At a resounding £1,255, a first edition Skarmory Pokemon card signed by Ken Sugimori is the most expensive Pokemon item to have sold on eBay recently. A well as Suimori’s signature, it also contained a small doodle of Pikachu. We guess Skarmory isn’t quite as easy to draw.

Pokemon cards remain incredibly popular with collectors – many full sets and individual rare cards can sell for eyebrow raising amounts. Sealed boxes of cards are surprisingly frequent on eBay too, and understandably sought after. A seller based in Greece has sold 3 boxes of sealed booster packs for £499 each. If only the Greek government had kept hold of a few boxes then maybe they wouldn’t be in quite the mess.

A couple of items released to celebrate Pokemon’s 10th anniversary in 2006 have proven popular lately also, including not one but two porcelain Ash and Pikachu statues. 1500 of these were made, available only to purchase in the Pokemon Centre store. A new and unopened statue ended at £615 while an opened statue – which the seller reports has been kept in a glass case – ended for a lot less at £111.


The 10th anniversary Fossil watches were likewise limited 1500 units, one of which sold for £130. The black and silver timepiece features a decal of Pikachu and comes packaged in a Pokeball-shaped case. The seller reports that it was purchased from the Pokemon Centre in New York before it closed back in 2005.

Factory sealed games are always popular with collectors, and Pokemon games seemingly more so. An unopened copy of Pokemon Crystal for Game Boy Color sold for £560, while an original Pokemon Red went for £230. A copy of the Fire Red GBA re-release meanwhile ended at £190.

How about a limited edition handheld to match? An unused Japanese 3DS LL Charizard limited collector’s edition ended at £399 while an auction for a UK Pikachu 3DS XL ended at £360. Even on Amazon these can sell for £380, despite being less than a year old.

Then we’ve got a Pikachu GBA SP from 2005, which bears a pleasingly minimalistic design. It ended at £307.


Contrary to popular belief, not all Pikachu edition consoles are bright yellow – this GBA Micro features an silver etching of Pikachu while the handheld itself is black and red. After 5 bids it sold for £205.

Although fairly easy to find when first released, Pikachu N64 consoles can cost a fair bit now. A boxed model in very good condition sold for £132, while a rarer Japanese orange model actually sold for less – £131. Proving just how unpredictable eBay can be at times, an opened pack recently went for just £117.

Lastly, here are two ‘not for resale’ DS cartridges intended for retailers. One allowed Pokemon Black/White owners to grab Victini, and sold for £300, while this other one let players collect Keldeo and sold for £100. Let’s just ignore the fact that Keldeo looks like a My Little Pony in disguise, shall we?

Aug 16
By Jake In The Week In Pictures No Comments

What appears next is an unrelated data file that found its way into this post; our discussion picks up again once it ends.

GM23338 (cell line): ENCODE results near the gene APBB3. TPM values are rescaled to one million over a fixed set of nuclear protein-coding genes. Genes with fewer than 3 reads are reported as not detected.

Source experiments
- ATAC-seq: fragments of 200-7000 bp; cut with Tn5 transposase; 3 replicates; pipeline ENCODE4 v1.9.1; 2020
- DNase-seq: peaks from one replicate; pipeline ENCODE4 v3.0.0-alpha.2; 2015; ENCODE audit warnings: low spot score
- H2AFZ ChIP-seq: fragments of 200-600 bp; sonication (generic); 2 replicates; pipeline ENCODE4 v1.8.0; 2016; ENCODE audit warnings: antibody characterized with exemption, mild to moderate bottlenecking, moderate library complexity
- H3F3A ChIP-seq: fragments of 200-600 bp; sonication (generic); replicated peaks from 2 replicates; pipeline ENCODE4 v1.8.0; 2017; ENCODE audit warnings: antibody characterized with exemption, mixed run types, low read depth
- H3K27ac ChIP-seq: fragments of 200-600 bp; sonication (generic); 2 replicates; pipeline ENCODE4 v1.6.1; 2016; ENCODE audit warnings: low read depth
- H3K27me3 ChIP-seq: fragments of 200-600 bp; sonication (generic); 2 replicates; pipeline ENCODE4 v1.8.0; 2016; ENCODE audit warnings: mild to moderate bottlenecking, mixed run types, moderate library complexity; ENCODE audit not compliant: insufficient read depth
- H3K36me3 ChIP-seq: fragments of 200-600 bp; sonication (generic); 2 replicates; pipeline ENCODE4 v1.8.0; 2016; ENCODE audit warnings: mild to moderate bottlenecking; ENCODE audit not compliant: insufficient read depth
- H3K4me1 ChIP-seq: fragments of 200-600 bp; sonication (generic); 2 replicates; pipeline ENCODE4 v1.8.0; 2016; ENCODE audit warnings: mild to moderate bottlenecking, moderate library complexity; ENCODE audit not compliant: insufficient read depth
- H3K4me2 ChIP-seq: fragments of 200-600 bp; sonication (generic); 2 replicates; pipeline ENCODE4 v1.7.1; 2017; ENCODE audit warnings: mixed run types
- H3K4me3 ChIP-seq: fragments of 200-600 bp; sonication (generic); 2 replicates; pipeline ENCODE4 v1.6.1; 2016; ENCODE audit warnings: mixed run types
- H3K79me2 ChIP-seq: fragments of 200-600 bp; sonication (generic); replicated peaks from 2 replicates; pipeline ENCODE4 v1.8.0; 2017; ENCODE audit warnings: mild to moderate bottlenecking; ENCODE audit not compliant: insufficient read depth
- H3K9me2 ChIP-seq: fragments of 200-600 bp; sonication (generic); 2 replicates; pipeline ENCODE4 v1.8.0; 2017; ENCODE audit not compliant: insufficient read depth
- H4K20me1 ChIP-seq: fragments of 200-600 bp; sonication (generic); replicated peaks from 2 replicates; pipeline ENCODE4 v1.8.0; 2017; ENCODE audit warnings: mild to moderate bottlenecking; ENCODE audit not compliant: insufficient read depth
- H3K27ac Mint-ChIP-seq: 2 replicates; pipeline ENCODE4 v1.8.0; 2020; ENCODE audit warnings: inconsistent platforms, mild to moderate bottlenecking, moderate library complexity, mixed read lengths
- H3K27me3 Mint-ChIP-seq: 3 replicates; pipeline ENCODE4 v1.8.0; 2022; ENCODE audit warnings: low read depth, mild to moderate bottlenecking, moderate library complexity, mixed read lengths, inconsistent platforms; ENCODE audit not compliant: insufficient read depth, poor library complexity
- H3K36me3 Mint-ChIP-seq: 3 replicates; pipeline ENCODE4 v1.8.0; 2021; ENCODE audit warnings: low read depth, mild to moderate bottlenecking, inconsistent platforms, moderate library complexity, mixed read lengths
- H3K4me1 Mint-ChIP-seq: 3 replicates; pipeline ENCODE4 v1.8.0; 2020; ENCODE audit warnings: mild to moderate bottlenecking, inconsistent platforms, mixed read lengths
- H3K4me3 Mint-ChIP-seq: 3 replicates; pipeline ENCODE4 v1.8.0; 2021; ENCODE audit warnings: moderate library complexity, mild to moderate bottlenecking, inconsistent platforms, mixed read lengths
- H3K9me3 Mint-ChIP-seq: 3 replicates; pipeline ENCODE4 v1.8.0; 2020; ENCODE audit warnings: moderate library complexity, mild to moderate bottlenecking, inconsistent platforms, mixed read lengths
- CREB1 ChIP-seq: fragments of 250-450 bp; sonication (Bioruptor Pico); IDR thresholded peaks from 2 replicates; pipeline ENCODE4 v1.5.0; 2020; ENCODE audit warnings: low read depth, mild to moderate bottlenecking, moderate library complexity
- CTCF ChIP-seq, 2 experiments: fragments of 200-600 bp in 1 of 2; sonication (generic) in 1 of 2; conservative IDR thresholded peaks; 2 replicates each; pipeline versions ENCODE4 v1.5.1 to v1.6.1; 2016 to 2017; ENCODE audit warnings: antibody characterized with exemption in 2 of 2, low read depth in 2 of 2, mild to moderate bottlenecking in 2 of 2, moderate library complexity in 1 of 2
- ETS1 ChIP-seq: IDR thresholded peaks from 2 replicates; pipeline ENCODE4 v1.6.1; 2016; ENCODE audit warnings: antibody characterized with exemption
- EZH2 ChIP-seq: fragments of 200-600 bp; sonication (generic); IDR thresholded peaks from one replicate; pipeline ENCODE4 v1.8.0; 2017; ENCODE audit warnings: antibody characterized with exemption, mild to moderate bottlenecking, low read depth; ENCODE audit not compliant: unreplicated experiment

North America is still waiting for the boxed release of New Super Luigi U – we in Europe got it last month. Still, at least they’ve got this Luigi branded train to make up for it.

Luigi on board

It celebrates the curiously late launch of the game later this month, and the wider Year of Luigi. That marks the character’s 30th anniversary, which is confusing given that Nintendo celebrated Super Mario’s 25th anniversary only three years ago.

Anyway, the train is on the Chicago ‘L’ – short for ‘elevated’, North American public transport fans – and having been unveiled on Monday, it’s going to run until 8th September.

Fingers crossed the actor in the Luigi costume won’t have to remain on board the entire time.

Gotta beat ’em all

Pokemon World Championships 2013

That’s what competitive Pokemon looks like – a cross between Blockbusters (with all the mascots) and a particularly poor staring contest.

It was the 10th Pokemon World Championships last weekend, covering both trading card and video game interpretations of the catch ’em all juggernaut. Smartly, winners get not only a lovely Pikachu trophy, but also scholarships – presumably for university, rather than further Pokemon training.

There are three age groups, and the shock news this year was that the top video game masters division was won for the first time by a European – Arash Ommati from Italy.

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Apr 17
By Matt Gander In Features No Comments

We could start this article by sharing our views on the morality of luring children into fast food resultants via free toys, but then we remembered our tagline: “finding the fun”. That subject would be precisely no fun at all to discuss.

One, believe it or not, allowed you to mould a moustache out of clay

Fun can be had though by looking back at the various videogame franchises that have been turned into McDonald’s Happy Meal and Burger King Kid’s Club toys over the years, especially after discovering that there are plenty of amusing adverts available on YouTube.

With Skylanders Happy Meal toys currently available in the US, and due worldwide soon, has there been a better time to take a lookback? No.

Super Mario Bros. 3 – 1990

Considering gamers flocked to cinemas in 1989 to watch The Wizard so they could catch a glimpse of Super Mario Bros. 3, it’s not hard to imagine that McDonald’s Super Mario Bros. 3 Happy Meal toys caused a similar commotion. After all, nothing can make a child happier than opening a cardboard box to find Mario’s face starring back at them.

That’s unless that cardboard box was home to a tramp, and located round the back of McDonald’s, of course.

We recall owning two of these – a Koopa Paratrooper that could hop by squeezing a red pad filled with air, and a Goomba that was supposed to back-flip via a suction cup. Mario meanwhile could leap in the air via a large spring shoved up his behind, while Luigi could whizz around by harnessing the power of a pull-back motor.

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Oct 15
By Matt Gander In UK Charts No Comments

When the late Michael Jackson sung “It doesn’t matter if you’re black or white,” he may as well have been talking about Pokemon Black and White 2.

Pokemon Black 2 entered the UK chart at #3 while Pokemon White 2 arrived at #5, but even if their sales were combined they wouldn’t have beaten fellow newcomer Dishonored which makes its appearance at #2. That’s superb going for a new IP.